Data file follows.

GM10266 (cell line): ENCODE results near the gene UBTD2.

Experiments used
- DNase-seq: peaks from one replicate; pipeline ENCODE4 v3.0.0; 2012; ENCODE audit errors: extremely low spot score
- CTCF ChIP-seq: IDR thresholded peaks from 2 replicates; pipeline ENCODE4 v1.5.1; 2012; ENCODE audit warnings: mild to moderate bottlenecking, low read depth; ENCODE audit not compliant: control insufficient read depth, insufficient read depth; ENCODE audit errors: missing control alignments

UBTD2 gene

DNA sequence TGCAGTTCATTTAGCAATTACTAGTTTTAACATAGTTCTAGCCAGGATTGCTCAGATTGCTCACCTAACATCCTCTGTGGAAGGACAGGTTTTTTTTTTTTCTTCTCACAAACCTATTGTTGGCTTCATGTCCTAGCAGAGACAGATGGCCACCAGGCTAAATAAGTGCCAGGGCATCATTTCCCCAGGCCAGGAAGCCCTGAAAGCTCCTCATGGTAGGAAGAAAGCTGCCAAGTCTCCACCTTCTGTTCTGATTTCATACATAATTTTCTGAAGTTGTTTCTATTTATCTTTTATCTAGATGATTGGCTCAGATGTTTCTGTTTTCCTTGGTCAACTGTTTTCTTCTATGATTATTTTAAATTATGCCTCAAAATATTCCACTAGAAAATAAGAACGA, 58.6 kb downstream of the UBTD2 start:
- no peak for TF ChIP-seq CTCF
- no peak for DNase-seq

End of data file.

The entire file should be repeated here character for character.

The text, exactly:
GM10266 (cell line): ENCODE results near the gene UBTD2.

Experiments used
- DNase-seq: peaks from one replicate; pipeline ENCODE4 v3.0.0; 2012; ENCODE audit errors: extremely low spot score
- CTCF ChIP-seq: IDR thresholded peaks from 2 replicates; pipeline ENCODE4 v1.5.1; 2012; ENCODE audit warnings: mild to moderate bottlenecking, low read depth; ENCODE audit not compliant: control insufficient read depth, insufficient read depth; ENCODE audit errors: missing control alignments

UBTD2 gene

DNA sequence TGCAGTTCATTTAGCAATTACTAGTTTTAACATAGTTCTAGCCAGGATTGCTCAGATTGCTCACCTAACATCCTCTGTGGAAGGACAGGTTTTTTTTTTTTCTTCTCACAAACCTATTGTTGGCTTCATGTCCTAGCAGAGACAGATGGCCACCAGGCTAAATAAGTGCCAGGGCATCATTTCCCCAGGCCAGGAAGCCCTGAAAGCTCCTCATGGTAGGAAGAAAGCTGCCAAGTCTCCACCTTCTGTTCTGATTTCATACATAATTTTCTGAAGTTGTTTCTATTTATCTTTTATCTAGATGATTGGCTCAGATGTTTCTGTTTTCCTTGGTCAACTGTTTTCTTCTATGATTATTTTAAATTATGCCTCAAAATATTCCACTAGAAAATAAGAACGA, 58.6 kb downstream of the UBTD2 start:
- no peak for TF ChIP-seq CTCF
- no peak for DNase-seq